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New round in battle against glassy-winged sharpshooter

USDA ARS GL0624-ARS-sharpshooter.jpg
A glassy-winged sharpshooter is on a grape leaf.
‘Basically, we don’t have the option to give up,’ USDA scientist said.

“When I started with the Glassy-winged Sharpshooter Areawide Management Program in the San Joaquin Valley over 20 years ago, scientists never thought we’d be holding the line this long.  Basically, we don’t have the option to give up.”

Those thoughts from Beth Stone-Smith, California Assistant State Plant Health Director, USDA APHIS, as she girds up for yet another year of battle with GWSS.

“It’ll be in our traditional San Joaquin Valley spots in Kern, Fresno, and Madera counties where we have already implemented area-wide suppression treatments,” she said.  “We won’t know about any spreading or new detections until about July 4th when insects respond to the heat, moving around and feeding on plants, and getting caught in our yellow traps.  We have to wait for those trap counts to tell us what’s going on this season.”

Although the insect is large enough to be seen with the naked eye, it is relatively inconspicuous in nature since its unintentional introduction into California in the late 1980s.

“It looks very similar to Southern California’s native sharpshooter, the smoke tree variety, and it wasn’t until devastating vine loss and Pierce’s disease showed up in Temecula that folks realized this was really something different,” she said.  “San Joaquin Valley with its diversity and seasonality of year-round crops was a magnet for the pest because the valley is a perfect buffet for an insect that can feed on many things.

“Other varieties of sharpshooter, like the blue-green native insect, also moves Pierce’s around the edge of vineyards, but the GWSS, because it’s larger and a stronger flyer, vectors the disease further throughout a vineyard.  It feeds not just on the vine’s soft tissues, but because it has larger and tougher mouth parts, it also feeds on the bark.”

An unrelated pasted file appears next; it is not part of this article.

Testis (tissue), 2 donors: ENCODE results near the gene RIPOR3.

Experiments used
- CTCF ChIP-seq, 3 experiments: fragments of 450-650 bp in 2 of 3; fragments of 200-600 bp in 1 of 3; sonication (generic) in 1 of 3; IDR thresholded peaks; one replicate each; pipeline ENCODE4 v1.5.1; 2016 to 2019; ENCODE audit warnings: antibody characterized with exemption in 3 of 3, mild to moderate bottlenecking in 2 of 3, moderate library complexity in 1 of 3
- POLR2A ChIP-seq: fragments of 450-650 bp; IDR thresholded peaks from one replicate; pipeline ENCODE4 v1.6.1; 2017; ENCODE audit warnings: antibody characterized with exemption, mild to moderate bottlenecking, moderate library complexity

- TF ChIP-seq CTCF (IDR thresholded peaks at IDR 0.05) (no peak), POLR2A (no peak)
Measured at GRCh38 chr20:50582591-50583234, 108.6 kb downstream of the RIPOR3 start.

As to the level of damage it can do, “It depends on the variety of grapes and how many glassy-winged sharpshooters are in the area spreading Pierce’s.  In Temecula, the vineyards that went down the quickest were Chardonnay, although we’ve had red globe table grapes in Kern County also fall victim.”

Thousands of acres rogued

In Temecula, thousands of acres were rogued as a result of GWSS transmitting Pierce’s, a response that kicked-off area-wide efforts at suppression that continue today.  And with first-generation egg- hatching done and a new generation of sharpshooters anticipated in the June-July timeframe, Stone-Smith is readying for another seasonal battle.

“We’re buying time for researchers to find a definitive answer to Pierce’s disease, fighting to suppress the population of glassy-winged sharpshooters over large agricultural areas,” she told the annual Lodi Grape Day virtual audience earlier this year.

“When I started on this program over two decades ago, I never dreamed we’d still be fighting the fight in 2021.  While we continue to work to slow the natural spread of GWSS, we’re also trying to slow the artificial spread via nursery plants that might carry egg masses on the underside of leaves.

“We’ve had infestations as far North as Sacramento County that were caught early and were eradicated.  In San Joaquin Valley, our treatment efforts are aimed at suppression, not eradication, because there are so many hosts there.”

In a follow-up conversation with Western Farm Press, she commented: “We’re going to continue to keep trying to hold the line.  We’re partnering with the grape industry to mitigate potential damage and we’ll keep trying using the chemical tools we’re currently allowed while looking for newer tools to be introduced.”

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